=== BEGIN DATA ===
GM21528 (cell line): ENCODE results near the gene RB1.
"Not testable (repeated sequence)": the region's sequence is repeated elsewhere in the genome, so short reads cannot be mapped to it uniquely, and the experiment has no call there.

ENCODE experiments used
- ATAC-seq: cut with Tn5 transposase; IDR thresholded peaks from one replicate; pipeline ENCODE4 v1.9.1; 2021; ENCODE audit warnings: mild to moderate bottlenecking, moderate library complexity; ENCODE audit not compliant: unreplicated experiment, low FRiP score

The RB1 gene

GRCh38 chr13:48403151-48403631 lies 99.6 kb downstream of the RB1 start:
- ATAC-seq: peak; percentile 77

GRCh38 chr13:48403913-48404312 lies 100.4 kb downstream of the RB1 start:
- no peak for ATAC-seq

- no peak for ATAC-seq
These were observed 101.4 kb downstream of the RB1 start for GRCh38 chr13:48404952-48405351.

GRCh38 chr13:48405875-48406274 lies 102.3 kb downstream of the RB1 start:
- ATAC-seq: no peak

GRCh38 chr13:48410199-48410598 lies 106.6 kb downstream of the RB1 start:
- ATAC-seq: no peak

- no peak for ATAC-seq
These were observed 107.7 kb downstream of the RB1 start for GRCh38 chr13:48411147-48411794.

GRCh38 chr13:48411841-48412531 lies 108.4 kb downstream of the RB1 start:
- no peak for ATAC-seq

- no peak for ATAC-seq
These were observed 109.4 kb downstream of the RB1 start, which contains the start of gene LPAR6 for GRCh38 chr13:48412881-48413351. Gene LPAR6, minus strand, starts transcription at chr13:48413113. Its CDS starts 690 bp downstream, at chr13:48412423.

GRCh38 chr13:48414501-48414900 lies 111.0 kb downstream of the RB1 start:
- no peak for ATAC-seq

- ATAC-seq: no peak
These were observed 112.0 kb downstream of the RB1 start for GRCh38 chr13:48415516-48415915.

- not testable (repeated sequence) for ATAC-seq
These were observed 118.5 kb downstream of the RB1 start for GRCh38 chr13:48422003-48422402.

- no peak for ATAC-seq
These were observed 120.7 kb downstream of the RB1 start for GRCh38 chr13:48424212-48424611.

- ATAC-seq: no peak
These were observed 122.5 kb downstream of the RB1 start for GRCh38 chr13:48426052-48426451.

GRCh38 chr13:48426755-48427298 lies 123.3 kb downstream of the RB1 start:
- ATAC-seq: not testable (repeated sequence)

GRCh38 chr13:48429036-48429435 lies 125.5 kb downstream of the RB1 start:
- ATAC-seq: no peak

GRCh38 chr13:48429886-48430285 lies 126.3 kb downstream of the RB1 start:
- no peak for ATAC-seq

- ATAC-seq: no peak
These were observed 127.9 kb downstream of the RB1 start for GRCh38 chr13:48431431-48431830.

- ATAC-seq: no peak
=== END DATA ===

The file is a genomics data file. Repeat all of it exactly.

GM21528 (cell line): ENCODE results near the gene RB1.
"Not testable (repeated sequence)": the region's sequence is repeated elsewhere in the genome, so short reads cannot be mapped to it uniquely, and the experiment has no call there.

ENCODE experiments used
- ATAC-seq: cut with Tn5 transposase; IDR thresholded peaks from one replicate; pipeline ENCODE4 v1.9.1; 2021; ENCODE audit warnings: mild to moderate bottlenecking, moderate library complexity; ENCODE audit not compliant: unreplicated experiment, low FRiP score

The RB1 gene

GRCh38 chr13:48403151-48403631 lies 99.6 kb downstream of the RB1 start:
- ATAC-seq: peak; percentile 77

GRCh38 chr13:48403913-48404312 lies 100.4 kb downstream of the RB1 start:
- no peak for ATAC-seq

- no peak for ATAC-seq
These were observed 101.4 kb downstream of the RB1 start for GRCh38 chr13:48404952-48405351.

GRCh38 chr13:48405875-48406274 lies 102.3 kb downstream of the RB1 start:
- ATAC-seq: no peak

GRCh38 chr13:48410199-48410598 lies 106.6 kb downstream of the RB1 start:
- ATAC-seq: no peak

- no peak for ATAC-seq
These were observed 107.7 kb downstream of the RB1 start for GRCh38 chr13:48411147-48411794.

GRCh38 chr13:48411841-48412531 lies 108.4 kb downstream of the RB1 start:
- no peak for ATAC-seq

- no peak for ATAC-seq
These were observed 109.4 kb downstream of the RB1 start, which contains the start of gene LPAR6 for GRCh38 chr13:48412881-48413351. Gene LPAR6, minus strand, starts transcription at chr13:48413113. Its CDS starts 690 bp downstream, at chr13:48412423.

GRCh38 chr13:48414501-48414900 lies 111.0 kb downstream of the RB1 start:
- no peak for ATAC-seq

- ATAC-seq: no peak
These were observed 112.0 kb downstream of the RB1 start for GRCh38 chr13:48415516-48415915.

- not testable (repeated sequence) for ATAC-seq
These were observed 118.5 kb downstream of the RB1 start for GRCh38 chr13:48422003-48422402.

- no peak for ATAC-seq
These were observed 120.7 kb downstream of the RB1 start for GRCh38 chr13:48424212-48424611.

- ATAC-seq: no peak
These were observed 122.5 kb downstream of the RB1 start for GRCh38 chr13:48426052-48426451.

GRCh38 chr13:48426755-48427298 lies 123.3 kb downstream of the RB1 start:
- ATAC-seq: not testable (repeated sequence)

GRCh38 chr13:48429036-48429435 lies 125.5 kb downstream of the RB1 start:
- ATAC-seq: no peak

GRCh38 chr13:48429886-48430285 lies 126.3 kb downstream of the RB1 start:
- no peak for ATAC-seq

- ATAC-seq: no peak
These were observed 127.9 kb downstream of the RB1 start for GRCh38 chr13:48431431-48431830.

- ATAC-seq: no peak